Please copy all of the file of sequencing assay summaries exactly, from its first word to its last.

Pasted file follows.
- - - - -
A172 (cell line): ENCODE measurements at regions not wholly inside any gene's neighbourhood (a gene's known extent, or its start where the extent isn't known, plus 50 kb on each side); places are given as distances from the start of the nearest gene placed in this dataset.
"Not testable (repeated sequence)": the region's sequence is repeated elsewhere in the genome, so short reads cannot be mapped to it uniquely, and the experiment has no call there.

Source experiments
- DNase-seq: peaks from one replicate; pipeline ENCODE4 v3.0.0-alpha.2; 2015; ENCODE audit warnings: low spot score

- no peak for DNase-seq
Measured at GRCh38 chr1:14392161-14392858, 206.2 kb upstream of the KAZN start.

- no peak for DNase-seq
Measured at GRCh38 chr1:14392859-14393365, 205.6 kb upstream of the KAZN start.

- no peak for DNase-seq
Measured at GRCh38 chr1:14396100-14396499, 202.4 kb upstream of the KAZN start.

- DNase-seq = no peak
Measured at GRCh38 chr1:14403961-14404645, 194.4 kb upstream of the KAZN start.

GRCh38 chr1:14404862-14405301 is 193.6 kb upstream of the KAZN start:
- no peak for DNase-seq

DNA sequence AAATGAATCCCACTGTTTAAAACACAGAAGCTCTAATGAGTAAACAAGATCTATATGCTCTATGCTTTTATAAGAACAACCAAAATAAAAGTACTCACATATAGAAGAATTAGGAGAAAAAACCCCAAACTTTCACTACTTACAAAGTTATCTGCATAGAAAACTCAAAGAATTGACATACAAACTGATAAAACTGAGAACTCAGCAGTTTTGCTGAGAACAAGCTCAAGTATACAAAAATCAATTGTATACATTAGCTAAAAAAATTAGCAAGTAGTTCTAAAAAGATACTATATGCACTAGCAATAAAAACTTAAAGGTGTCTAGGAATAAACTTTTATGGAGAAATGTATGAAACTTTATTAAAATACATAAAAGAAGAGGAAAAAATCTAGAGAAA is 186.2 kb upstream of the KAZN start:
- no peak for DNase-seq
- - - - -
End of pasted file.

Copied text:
A172 (cell line): ENCODE measurements at regions not wholly inside any gene's neighbourhood (a gene's known extent, or its start where the extent isn't known, plus 50 kb on each side); places are given as distances from the start of the nearest gene placed in this dataset.
"Not testable (repeated sequence)": the region's sequence is repeated elsewhere in the genome, so short reads cannot be mapped to it uniquely, and the experiment has no call there.

Source experiments
- DNase-seq: peaks from one replicate; pipeline ENCODE4 v3.0.0-alpha.2; 2015; ENCODE audit warnings: low spot score

- no peak for DNase-seq
Measured at GRCh38 chr1:14392161-14392858, 206.2 kb upstream of the KAZN start.

- no peak for DNase-seq
Measured at GRCh38 chr1:14392859-14393365, 205.6 kb upstream of the KAZN start.

- no peak for DNase-seq
Measured at GRCh38 chr1:14396100-14396499, 202.4 kb upstream of the KAZN start.

- DNase-seq = no peak
Measured at GRCh38 chr1:14403961-14404645, 194.4 kb upstream of the KAZN start.

GRCh38 chr1:14404862-14405301 is 193.6 kb upstream of the KAZN start:
- no peak for DNase-seq

DNA sequence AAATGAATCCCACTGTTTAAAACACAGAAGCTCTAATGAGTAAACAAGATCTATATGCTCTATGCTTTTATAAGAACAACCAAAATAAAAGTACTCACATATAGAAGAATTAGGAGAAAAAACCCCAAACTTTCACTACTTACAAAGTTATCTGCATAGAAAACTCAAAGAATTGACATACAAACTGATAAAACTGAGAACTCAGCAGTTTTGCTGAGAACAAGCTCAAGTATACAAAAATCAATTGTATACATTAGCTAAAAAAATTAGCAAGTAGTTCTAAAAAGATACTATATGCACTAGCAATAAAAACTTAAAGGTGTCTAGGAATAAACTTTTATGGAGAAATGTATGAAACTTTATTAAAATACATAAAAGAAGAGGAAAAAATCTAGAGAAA is 186.2 kb upstream of the KAZN start:
- no peak for DNase-seq